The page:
Line 19 reflects once more on the maturity of the church of Rome. The fame of the Christian community at Rome had become universally known, respected, and loved throughout the corpus Christianorum. The crucial place Rome and its church played in the scheme of things and in the world as an order, and the church as a whole was major and had to be retained in its purest form. Nowhere does Paul say or imply that the church of Rome in which Phoebe and the other women “labored much” was filled with “false teachings” or any other form of “corruption”. He does not ask nor does he demand that Phoebe or any of the other “holy women”—or any of the other women who were not called holy—step down; instead the Apostle reiterates his assurance of their fidelity and rejoices in the good fortune of the church in Rome (vs. 19f). Because of their faith, and the faith of the congregation at Rome,God will crush Satan completely. After this,he gives his benediction, and even allows his secretary,Tertius,to include his own greeting to the church (Saluto vos ego Tertius, qui scripsi epistulam, in Domino). The remaining lines are a doxology.

So what is the significance of the sixteenth chapter of Paul’s letter to the congregation in Rome?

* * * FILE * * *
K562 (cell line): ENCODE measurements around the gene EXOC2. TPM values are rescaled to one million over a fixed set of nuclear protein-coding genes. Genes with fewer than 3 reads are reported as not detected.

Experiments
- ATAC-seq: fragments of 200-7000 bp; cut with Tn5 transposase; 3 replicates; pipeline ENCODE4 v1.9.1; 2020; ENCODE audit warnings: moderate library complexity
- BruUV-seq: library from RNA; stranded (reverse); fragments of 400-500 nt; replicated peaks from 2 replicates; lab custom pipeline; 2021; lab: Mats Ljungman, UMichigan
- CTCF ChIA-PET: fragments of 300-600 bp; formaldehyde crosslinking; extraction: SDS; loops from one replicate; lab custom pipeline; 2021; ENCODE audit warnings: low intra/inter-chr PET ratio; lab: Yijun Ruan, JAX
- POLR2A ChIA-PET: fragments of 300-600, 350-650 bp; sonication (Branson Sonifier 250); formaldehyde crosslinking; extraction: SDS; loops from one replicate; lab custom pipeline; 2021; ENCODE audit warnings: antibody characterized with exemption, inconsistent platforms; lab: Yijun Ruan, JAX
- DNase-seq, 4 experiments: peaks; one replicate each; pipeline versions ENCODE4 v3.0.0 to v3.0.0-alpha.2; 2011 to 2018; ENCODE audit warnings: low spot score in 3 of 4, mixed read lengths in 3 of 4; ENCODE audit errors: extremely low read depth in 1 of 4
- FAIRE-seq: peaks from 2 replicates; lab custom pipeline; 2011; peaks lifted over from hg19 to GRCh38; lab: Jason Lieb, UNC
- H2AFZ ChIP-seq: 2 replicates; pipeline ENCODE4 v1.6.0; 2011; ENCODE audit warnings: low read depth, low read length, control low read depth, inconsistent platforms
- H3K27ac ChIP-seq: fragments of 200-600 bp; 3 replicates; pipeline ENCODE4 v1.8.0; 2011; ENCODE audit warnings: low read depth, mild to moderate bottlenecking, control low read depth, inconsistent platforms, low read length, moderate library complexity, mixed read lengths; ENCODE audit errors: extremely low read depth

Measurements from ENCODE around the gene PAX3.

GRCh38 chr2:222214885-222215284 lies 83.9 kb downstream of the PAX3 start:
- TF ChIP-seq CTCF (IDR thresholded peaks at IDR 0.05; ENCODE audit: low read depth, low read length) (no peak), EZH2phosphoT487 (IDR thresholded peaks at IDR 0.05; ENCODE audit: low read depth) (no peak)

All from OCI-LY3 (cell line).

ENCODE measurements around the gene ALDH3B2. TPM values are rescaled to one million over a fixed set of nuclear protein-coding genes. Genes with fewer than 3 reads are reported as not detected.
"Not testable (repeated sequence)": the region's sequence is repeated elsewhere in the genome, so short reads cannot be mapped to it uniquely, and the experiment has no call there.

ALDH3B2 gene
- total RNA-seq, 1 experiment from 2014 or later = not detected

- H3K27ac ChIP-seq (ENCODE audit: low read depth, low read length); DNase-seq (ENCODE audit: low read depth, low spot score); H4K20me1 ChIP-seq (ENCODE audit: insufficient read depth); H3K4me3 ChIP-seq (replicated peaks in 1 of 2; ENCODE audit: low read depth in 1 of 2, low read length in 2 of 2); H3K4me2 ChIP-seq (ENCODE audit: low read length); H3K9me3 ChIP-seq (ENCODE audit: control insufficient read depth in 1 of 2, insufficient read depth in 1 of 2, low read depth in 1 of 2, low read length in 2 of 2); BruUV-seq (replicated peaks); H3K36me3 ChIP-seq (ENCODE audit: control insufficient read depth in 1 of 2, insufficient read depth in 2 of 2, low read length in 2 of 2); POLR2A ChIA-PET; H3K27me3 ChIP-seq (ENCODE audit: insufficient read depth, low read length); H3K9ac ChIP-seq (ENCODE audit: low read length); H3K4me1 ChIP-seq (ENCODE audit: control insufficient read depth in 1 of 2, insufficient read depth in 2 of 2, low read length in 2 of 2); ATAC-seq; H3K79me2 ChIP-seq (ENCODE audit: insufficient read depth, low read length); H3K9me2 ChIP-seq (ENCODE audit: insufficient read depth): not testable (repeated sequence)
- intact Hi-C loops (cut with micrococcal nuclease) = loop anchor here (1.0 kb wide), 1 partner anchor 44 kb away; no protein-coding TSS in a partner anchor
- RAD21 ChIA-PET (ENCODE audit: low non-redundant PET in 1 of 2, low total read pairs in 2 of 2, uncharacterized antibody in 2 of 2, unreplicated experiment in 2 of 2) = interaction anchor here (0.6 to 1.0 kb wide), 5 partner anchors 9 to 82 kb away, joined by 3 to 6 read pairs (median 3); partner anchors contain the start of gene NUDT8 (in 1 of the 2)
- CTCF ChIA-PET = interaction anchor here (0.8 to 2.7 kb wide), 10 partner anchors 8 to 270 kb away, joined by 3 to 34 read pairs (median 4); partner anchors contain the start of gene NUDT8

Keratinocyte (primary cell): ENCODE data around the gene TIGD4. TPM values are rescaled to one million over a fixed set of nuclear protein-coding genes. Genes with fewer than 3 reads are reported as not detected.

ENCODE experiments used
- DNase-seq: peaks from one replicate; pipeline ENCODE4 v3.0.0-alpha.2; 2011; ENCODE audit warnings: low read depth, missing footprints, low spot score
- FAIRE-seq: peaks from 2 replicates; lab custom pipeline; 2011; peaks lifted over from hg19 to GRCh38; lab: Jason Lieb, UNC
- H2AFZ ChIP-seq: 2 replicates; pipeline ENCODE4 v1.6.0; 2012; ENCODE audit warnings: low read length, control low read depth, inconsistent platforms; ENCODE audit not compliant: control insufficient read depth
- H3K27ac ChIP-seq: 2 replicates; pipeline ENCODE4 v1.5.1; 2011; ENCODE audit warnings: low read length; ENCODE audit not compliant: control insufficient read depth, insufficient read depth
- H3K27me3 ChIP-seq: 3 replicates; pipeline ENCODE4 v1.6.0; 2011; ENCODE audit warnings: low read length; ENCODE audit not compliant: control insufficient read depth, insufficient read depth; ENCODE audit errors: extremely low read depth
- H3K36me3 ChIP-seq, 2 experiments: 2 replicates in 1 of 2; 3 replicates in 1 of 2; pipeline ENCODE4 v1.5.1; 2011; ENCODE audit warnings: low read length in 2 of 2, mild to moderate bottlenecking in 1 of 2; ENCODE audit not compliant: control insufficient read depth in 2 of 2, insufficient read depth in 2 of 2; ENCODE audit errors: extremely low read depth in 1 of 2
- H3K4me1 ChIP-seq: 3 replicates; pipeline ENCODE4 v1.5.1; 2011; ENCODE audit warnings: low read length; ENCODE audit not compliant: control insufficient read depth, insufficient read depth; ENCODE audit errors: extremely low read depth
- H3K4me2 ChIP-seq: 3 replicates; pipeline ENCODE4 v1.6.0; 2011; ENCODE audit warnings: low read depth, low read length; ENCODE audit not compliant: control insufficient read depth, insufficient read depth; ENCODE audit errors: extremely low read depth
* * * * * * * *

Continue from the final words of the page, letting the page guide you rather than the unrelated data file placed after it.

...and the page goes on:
More than anything else Romans 16 shows conclusively that women were co-workers in the early Christian church. Since the letter was written approximately A.D. 57, it demonstrates the extent of the work of women and the high regard they were held in by men of the stature of Paul. The spread of Christianity took place not only because women were accepted into the early church, but because they zealously, devotedly, urgently worked to promote it, spread the gospel, evangelize, and care for those who hungered for some mental relief and promise of a better life to come. Of the twenty-eight people Paul salutes, ten were women—and they came first. Even the highly critical bishop of Constantinople, John Chrysostom, who seldom had little favorable to say about women, had to write concerning Paul’s greeting to Mary in Romans 16: 6:(4)

How is this? A woman is again honored and proclaimed victorious! Again are we men put to shame. Or rather, we are not put to shame only, but have even an honor conferred upon us. For an honor we have, in that there are such women among us, but we are put to shame, in that we men are left so far behind them. . . . For the women of those days were more spirited than lions.